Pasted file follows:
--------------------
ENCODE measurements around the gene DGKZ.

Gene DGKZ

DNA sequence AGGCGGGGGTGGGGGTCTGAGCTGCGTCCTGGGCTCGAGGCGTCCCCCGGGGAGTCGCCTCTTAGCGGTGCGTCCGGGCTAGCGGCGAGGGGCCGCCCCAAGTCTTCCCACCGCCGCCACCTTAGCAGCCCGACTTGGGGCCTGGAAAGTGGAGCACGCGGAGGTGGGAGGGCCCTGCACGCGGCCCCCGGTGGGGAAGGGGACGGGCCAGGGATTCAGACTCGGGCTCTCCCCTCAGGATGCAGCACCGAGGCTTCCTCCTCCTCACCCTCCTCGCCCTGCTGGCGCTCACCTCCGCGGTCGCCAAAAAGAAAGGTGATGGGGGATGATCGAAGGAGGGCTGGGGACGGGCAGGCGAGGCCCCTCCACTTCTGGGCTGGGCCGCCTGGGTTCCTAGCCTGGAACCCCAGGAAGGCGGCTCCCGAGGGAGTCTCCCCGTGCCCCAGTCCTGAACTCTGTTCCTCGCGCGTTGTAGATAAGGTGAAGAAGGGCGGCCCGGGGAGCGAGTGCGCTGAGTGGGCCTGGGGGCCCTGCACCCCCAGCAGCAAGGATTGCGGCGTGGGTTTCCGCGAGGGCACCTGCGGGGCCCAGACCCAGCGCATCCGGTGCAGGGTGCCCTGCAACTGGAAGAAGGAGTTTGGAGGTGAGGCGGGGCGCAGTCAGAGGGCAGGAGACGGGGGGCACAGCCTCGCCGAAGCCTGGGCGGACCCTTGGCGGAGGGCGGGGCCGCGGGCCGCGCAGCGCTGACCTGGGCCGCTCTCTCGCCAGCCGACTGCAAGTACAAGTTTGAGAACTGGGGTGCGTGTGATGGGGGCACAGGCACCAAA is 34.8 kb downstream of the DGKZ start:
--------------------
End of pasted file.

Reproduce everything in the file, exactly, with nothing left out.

ENCODE measurements around the gene DGKZ.

Gene DGKZ

DNA sequence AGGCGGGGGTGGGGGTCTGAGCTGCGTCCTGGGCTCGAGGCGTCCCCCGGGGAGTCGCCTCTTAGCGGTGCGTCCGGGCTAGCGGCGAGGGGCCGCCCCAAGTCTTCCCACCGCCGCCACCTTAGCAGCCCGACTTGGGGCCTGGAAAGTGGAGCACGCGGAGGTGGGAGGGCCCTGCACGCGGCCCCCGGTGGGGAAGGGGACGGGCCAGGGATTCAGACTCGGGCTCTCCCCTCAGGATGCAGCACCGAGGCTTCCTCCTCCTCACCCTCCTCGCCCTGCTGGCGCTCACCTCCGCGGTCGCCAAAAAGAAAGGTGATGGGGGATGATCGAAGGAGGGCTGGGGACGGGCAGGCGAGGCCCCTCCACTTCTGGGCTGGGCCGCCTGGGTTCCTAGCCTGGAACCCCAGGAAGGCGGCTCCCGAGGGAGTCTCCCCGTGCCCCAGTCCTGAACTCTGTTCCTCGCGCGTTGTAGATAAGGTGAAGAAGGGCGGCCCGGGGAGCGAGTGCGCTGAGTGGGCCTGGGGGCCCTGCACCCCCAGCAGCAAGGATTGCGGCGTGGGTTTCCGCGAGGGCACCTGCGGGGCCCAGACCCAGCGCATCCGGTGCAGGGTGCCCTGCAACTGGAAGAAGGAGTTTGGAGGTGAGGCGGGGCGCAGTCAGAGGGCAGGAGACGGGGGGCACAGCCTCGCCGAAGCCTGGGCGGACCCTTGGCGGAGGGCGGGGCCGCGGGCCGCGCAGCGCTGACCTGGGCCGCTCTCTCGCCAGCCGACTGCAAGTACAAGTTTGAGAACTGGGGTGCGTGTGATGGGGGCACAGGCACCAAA is 34.8 kb downstream of the DGKZ start: